Eyes Like Blue Fire hasn't exactly been a big success and while that sucks I am making an effort to see about improving the book overall and rereleasing it after I sort out the bugs. It was my first book and it was originally written in high school, I had very little luck getting folks to read it back then and spent a lot of years looking for proofreaders and editing it myself. I probably took way too long fussing over it and the lack of readers added to my anxiety over it's quality but with little changing on that front all I could really do was rewrite and edit it until I felt I had something solid I could submit. That 2nd rewrite actually had me invested and encouraged enough to start it's sequel Cool Green Waters in 2002 which I knew to be a better book because of everything I
I'd learned rewriting ELBF. I got about halfway into that and then went back to working on Other Dangers in fits and spurts.
ELBF was the one book I finished and the one I was most insecure about. It didn't help that most of my friends were guys and that as guys they really didn't get my attraction to the gothic romance elements that are the base for the gothic horror in ELBF. If you've ever read any of ELBF you'll note that in the beginning it's centered on Katja and her struggle with love and it's complications in her past. Well eventually it does move on from those initial romantic elements to deal with some very dark horror elements that Katja must face to get to a new place in her life.
The fact that ELBF is neither completely horror or paranormal romance makes it a bit of a pariah in both genres. In paranormal romance it's an outcast because the horror elements are very dark and bloody, neither Katja nor Raven fit the stereotypes of the genre (Katja is the hero but a very reluctant one while Raven isn't a musclebound badass with no weaknesses), while there are action sequences these scenes do not make up the bulk of the novel, and while the romance is important to the plot it isn't the overall focus. In horror it's an outcast because it has strong romantic themes, the horror elements aren't the overall theme and the goal is not to scare as much as to convey the emotional and personal change that needs to happen for the lead characters.
ELBF was written before PNR had really had it's big rise to fame and it was never meant to be a part of this genre despite the fact that it's the only romance genre that's approached vampires and I knew it was never going to be a straight up horror novel. Still people pick it up thinking that is one or the other of these genres and then either find a pleasant surprise in it's differences or write it off because it has elements of the opposing genre (another reason it's been difficult to market. I've had it attributed to PNR like Twilight and Vampire Diaries despite the lack of similarities and written off because it doesn't suit the tropes of the genre of their choice. The animosity between the two genres due to such novels creates a bit a of shutoff and rejection point in some readers. )I never meant the book to be a genre stereotype. I wrote it to for what it was and what it was meant to be.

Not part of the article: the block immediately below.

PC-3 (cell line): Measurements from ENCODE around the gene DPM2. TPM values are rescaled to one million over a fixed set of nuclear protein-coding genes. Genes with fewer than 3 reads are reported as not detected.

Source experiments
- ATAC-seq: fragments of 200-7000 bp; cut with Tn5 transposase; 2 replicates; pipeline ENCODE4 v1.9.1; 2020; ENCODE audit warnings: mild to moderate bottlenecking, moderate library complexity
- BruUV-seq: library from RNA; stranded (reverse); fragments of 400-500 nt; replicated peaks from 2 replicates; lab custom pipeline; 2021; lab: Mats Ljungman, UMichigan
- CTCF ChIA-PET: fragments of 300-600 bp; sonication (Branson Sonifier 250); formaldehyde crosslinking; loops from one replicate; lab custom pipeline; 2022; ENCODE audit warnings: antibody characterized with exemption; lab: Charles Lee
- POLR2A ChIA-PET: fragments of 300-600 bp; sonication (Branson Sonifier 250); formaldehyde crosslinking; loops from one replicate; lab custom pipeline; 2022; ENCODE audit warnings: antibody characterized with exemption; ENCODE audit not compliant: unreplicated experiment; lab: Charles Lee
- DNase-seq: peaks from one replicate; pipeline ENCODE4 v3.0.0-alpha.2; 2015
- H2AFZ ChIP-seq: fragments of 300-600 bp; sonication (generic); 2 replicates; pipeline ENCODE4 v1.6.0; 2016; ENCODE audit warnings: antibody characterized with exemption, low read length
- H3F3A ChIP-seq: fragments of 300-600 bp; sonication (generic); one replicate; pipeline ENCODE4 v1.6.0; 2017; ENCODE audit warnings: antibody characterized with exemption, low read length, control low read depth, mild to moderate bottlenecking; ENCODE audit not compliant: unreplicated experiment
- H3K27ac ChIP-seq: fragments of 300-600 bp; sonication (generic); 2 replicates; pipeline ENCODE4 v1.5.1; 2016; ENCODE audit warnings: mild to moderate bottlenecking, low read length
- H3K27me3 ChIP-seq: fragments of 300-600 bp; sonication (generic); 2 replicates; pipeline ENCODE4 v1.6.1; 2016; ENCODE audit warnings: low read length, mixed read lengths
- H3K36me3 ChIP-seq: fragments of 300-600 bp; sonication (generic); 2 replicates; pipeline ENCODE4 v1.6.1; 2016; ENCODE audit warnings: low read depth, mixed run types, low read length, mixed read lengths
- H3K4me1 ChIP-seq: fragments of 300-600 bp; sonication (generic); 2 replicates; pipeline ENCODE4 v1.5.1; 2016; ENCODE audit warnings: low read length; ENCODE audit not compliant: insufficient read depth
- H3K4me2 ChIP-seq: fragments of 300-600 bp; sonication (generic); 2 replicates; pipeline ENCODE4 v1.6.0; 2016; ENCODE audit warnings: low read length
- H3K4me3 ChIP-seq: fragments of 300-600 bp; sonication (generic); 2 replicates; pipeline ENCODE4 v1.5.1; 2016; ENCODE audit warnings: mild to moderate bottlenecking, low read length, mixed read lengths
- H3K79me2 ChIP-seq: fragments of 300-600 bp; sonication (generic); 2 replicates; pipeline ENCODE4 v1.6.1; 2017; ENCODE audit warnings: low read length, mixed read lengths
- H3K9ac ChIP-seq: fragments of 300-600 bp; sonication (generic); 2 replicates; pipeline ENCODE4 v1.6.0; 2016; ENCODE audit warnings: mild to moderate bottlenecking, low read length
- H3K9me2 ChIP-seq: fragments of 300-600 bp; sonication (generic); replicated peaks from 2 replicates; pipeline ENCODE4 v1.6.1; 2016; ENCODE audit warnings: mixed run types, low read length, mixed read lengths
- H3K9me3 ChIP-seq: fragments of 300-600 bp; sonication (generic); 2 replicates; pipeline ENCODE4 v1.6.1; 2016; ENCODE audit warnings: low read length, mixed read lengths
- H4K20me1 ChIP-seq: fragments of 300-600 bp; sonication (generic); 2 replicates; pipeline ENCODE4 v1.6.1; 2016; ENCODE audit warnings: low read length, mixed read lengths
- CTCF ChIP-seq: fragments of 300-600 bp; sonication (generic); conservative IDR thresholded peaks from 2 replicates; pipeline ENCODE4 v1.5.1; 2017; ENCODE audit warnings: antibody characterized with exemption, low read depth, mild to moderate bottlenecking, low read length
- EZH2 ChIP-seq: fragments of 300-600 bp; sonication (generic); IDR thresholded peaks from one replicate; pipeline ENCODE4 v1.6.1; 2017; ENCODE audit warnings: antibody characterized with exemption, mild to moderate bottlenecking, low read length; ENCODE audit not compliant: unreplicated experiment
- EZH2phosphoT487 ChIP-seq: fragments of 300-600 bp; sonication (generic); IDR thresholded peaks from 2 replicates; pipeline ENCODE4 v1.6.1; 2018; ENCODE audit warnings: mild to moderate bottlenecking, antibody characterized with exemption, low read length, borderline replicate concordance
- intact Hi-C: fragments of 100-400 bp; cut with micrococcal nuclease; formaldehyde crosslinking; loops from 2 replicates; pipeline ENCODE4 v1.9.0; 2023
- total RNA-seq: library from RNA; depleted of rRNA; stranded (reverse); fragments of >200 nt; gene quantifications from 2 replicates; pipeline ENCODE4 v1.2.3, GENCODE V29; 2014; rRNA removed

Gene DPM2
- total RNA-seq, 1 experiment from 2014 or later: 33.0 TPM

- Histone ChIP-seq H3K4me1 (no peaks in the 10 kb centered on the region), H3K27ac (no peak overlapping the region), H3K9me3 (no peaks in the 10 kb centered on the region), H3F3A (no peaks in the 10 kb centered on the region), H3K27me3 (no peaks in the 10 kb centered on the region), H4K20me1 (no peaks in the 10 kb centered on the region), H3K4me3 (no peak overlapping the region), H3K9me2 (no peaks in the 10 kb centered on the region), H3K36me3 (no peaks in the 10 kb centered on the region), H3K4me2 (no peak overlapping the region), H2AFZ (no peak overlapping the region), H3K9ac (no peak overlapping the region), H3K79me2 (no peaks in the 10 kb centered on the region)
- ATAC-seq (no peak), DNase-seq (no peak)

ELBF was written in my Anne Rice and Poppy Z. Brite days. I was lonely and I was struggling to understand myself as a person. I was Katja and I was Raven I wanted to find myself in the eyes, the heart, and the touch of another human being so badly that I couldn't see how inherently flawed that outlook was. I dwelled on my past and all of it's pain refusing to let it go and try to face my future and the being I could be. I couldn't see past all of these personal tragedies, these flaws that I'd pasted up all around me. Completing that first draft was one of the few really brave things I did in those days. I was and in many ways still am an introvert. I had few friends and the friends I had were not always going to be able understand where I was coming from because even I didn't understand it for a very long time. It is no wonder then that the original book and I suppose the current version are still colored by that outlook. It made many transitions over the years I reworked the novel but in the end the book is still about coming to terms with ones past and choosing to move on to the next thing.